On Tuesday night, a citizen flagged down Fayette Humane Officer Brad Adams on the road after hearing the sound of a kitten crying in a storm drain. Adams responded to the location on Dayton Avenue near the intersection of Oakland in Washington C.H.
Although Adams was unable to see a kitten, he could hear crying from a pipe connected to the larger storm drain. A can of cat food was lowered into the drain with hopes that the kitten would smell the scent and come out of the pipe.
“The kitten came out of the smaller pipe into the larger drain a couple times to eat the food but would run back into the smaller pipe once the sound of a vehicle would drive by. This was causing more of a challenge for the rescue effort. At one point the kitten wouldn’t come back out of the pipe because of the reoccurring noises,” said Adams.
A cage net was lowered down into the large drain, covering the canned food. After several more minutes of the kitten not returning to the large drain from the pipe, Adams utilized digital sound effects of kittens crying on a YouTube video.
After a short time of playing the sound effects on Adams’ phone, the kitten came running out of the pipe and into the net, ending the one hour and 15-minute rescue.
“I never thought about using sound effects from YouTube in the past for these situations but in this line of work, you learn new ways of doing things every day,” said Adams.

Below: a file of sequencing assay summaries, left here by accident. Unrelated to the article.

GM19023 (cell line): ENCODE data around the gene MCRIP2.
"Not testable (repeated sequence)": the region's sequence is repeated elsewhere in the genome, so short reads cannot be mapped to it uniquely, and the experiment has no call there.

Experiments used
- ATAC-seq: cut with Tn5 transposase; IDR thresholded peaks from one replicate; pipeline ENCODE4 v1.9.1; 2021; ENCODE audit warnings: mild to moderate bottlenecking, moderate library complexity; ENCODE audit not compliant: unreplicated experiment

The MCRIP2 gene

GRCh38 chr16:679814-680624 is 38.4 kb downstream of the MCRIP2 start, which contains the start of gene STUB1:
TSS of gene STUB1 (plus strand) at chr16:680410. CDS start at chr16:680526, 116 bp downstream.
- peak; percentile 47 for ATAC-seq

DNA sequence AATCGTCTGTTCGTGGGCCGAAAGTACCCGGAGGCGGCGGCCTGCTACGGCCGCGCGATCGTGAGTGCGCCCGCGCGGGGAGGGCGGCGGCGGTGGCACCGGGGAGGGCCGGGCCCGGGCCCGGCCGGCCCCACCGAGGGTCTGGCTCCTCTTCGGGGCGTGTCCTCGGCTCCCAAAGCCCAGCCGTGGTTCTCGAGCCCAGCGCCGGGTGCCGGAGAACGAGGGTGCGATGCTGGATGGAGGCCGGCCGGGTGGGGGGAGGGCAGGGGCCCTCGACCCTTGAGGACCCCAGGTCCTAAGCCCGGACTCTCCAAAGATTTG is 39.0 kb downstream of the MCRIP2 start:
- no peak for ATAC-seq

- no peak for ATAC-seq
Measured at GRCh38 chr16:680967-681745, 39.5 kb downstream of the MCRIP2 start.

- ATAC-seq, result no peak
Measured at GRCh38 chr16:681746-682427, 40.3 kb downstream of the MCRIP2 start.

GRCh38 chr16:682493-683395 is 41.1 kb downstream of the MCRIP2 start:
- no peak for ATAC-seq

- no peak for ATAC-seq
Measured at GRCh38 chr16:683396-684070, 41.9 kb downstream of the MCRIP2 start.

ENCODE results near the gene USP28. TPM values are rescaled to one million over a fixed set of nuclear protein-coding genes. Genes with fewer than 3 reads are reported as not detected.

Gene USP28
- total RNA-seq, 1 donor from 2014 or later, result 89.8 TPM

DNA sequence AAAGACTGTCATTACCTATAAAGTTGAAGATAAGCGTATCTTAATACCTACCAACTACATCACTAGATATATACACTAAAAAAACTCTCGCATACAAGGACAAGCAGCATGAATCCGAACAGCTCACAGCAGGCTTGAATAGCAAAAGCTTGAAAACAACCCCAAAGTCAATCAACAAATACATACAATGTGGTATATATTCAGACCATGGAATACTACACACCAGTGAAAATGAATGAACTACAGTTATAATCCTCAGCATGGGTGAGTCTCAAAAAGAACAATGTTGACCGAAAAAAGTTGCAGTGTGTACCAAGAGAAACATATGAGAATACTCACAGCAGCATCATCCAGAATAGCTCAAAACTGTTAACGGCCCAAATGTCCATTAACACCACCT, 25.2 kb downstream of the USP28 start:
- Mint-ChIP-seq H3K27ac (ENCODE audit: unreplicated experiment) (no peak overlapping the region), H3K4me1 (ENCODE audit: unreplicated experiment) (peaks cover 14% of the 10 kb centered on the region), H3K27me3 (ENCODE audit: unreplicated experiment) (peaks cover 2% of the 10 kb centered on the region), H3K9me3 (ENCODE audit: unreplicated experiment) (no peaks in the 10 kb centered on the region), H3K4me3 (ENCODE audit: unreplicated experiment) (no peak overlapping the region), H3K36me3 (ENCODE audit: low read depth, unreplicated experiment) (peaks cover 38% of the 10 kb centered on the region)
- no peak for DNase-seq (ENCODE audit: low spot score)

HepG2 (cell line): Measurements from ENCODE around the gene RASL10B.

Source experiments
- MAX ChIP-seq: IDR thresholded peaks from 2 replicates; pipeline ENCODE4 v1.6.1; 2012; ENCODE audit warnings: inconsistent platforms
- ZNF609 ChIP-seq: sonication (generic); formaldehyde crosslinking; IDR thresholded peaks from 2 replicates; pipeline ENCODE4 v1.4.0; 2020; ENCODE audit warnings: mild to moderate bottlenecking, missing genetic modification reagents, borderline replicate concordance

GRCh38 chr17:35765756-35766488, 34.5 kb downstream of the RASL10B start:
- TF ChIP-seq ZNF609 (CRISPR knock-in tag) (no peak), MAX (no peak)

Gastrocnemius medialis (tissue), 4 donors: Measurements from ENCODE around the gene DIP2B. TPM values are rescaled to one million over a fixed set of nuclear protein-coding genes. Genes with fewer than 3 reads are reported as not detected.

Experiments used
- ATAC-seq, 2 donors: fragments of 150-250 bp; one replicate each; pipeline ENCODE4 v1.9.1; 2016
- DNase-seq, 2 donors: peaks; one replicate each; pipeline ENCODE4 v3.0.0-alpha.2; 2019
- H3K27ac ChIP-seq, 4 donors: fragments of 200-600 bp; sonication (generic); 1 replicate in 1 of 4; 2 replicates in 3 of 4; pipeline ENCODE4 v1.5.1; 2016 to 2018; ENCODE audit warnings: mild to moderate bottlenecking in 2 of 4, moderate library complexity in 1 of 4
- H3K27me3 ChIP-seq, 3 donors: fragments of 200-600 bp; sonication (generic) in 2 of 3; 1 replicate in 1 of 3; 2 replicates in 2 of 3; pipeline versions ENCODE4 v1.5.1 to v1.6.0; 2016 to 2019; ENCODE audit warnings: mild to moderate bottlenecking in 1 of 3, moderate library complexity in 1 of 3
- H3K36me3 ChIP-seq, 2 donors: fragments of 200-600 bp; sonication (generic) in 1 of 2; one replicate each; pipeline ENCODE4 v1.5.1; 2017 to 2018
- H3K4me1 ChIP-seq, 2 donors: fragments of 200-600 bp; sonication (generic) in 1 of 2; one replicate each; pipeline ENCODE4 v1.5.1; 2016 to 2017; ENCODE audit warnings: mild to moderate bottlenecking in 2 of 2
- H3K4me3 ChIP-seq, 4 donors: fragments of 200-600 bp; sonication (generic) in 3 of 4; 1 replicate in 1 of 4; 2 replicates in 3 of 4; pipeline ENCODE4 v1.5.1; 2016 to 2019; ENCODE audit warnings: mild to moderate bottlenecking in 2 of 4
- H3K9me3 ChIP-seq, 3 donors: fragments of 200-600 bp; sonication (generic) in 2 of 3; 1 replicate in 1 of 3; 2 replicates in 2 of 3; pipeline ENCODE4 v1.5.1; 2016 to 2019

The kitten, named Daytona, was transported to the Fayette Humane Society Adoption and Business Center where she was examined by veterinary technician and humane officer Danyel Bageant. As of press time, Daytona was healthy and will soon be available for adoption.
The Fayette Humane Society is a non-profit (501(c)(3), volunteer organization. The organization receives less than 2 percent of its support from governmental organizations and therefore must rely on donations, grants and fundraising to carry out its mission. The Humane Society is the only organization in Fayette County able to respond to calls about abused and neglected and domestic animals, 24 hours per day, seven days per week.
This article was submitted by the Fayette Humane Society.